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It is nearly the end of a long and hot summer; my second in Alice Springs. Having grown up with Tasmanian summers, longing for hot and dry weather, it feels as though my dreams have come true. Thankfully there has been rain in some parts of Central Australia over the summer period, allowing some pasture growth, which can be seen in the feed outlook at the end of this newsletter.
With research stations at Old Man Plains (OMP) and the Arid Zone Research Institute (AZRI), we are familiar with the new technology used to make our lives easier, like remote telemetry to control watering points for cattle, irrigation tanks and bores. Often these are connected through the existing mobile phone network or ultra-high frequency radio. As most of us know, however, lightning strikes, power fluctuations and collapsing solar panels can test the best systems and their operators! It is great that we have skilled operators in town to help out when things don’t go right, and without naming them (they know who they are), I would like to acknowledge their importance to both the pastoral and horticultural industries in Central Australia in reducing labour costs and making businesses more profitable through technology.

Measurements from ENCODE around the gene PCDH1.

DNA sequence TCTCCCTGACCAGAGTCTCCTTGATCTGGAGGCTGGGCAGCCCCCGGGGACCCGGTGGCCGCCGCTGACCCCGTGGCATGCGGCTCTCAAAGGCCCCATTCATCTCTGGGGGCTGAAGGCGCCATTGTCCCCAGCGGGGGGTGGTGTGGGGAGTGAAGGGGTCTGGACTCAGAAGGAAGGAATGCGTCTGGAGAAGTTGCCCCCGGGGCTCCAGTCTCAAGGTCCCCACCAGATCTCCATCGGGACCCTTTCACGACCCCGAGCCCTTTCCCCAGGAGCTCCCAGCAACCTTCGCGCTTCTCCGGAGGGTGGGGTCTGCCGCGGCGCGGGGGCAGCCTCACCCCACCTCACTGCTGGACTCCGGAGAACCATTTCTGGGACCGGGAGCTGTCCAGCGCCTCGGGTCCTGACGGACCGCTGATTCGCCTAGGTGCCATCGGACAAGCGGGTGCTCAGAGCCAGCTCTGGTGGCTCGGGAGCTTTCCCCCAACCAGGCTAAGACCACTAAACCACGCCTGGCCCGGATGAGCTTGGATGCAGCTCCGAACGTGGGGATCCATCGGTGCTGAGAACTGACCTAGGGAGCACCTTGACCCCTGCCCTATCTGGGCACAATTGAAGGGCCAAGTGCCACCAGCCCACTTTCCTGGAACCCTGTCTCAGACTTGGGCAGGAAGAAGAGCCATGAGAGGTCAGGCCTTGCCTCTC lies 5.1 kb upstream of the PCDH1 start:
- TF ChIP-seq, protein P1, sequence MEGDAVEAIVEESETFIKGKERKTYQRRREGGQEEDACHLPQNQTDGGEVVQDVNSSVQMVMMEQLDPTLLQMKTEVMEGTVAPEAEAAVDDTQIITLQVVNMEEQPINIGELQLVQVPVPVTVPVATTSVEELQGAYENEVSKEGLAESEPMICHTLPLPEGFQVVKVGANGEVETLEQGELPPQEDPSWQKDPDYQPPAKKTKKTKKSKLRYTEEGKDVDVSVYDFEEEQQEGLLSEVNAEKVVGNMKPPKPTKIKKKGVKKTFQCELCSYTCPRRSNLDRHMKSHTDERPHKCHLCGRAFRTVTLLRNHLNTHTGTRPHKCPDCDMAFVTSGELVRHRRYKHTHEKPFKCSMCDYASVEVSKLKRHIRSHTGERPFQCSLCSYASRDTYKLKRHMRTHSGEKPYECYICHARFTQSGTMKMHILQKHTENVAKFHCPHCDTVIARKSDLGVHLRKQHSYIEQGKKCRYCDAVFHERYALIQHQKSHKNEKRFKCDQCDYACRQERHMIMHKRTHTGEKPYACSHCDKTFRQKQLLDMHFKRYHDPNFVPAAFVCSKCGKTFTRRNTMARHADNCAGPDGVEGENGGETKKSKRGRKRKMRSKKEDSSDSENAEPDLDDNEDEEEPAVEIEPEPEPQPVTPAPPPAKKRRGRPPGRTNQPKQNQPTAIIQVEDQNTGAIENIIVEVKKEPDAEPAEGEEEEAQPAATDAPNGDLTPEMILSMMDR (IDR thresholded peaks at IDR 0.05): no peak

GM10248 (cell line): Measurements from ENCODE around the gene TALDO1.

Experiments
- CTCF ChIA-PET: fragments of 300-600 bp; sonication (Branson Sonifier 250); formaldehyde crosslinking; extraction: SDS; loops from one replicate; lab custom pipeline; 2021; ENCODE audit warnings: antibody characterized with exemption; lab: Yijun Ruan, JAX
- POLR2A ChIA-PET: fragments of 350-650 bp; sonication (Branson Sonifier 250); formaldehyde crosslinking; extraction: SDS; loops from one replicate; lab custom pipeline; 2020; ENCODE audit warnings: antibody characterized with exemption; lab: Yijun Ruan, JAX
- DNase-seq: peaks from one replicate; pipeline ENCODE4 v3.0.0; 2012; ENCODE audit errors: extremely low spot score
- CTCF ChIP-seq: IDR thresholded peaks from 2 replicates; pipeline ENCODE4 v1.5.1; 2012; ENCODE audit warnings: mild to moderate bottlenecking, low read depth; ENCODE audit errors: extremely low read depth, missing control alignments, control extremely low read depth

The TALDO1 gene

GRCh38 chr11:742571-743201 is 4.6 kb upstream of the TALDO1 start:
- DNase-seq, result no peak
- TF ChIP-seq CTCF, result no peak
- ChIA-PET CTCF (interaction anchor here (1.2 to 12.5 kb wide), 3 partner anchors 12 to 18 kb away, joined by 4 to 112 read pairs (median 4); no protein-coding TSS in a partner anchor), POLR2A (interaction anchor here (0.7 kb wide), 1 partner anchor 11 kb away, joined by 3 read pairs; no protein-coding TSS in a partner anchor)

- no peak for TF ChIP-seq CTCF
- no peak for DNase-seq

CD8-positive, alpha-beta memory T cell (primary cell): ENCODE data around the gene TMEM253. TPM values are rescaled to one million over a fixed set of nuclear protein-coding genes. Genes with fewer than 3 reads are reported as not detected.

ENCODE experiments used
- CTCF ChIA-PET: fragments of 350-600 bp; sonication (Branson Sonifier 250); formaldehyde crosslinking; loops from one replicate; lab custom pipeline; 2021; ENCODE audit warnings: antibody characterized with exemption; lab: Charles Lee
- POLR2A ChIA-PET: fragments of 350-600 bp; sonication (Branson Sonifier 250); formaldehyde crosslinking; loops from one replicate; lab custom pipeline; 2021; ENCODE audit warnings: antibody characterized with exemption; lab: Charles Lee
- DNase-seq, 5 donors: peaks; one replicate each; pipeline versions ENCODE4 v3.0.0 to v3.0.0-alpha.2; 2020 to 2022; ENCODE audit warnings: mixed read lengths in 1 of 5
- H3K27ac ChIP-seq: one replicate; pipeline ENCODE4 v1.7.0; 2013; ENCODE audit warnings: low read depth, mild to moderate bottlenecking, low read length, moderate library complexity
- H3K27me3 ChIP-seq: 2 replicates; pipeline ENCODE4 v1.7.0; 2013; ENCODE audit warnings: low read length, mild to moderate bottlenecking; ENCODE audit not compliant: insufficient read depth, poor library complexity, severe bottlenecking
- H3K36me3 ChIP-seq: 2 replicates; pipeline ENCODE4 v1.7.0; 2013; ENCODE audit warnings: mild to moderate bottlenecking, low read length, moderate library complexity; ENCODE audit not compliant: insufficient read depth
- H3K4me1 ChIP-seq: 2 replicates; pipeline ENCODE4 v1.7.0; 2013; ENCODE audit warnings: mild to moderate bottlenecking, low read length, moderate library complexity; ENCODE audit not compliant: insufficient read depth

Breeding is another discipline that has undergone huge leaps and bounds in technology over the last 30 or so years since I went to University, both in plant and animal industries. We recently had our first AZRI harvest of 15 seedless table grape selections developed using Commonwealth Scientific and Industrial Research Organisation (CSIRO) embryo capture technology. Needless to say we had an intensive sampling time over the Christmas and New Year period of some very tasty green, red and black selections of which we hope we can adapt to the growing conditions here. In the animal sphere, our Department of Primary Industry and Resources (DPIR) Droughtmaster herd has received considerable focus over the years, and the high quality genetic material attracts the attention of the local Pastoral industry through the sale of our bulls. Ongoing improvement of our herd will continue to produce a quality animal suited to the conditions of Central Australia.
For those wanting to improve their breeding skills on their own herd, I would strongly recommend the Breeding Edge course advertised within the pages of this newsletter. It could be one of the most profitable courses you will ever attend.
Last updated: 01 March 2018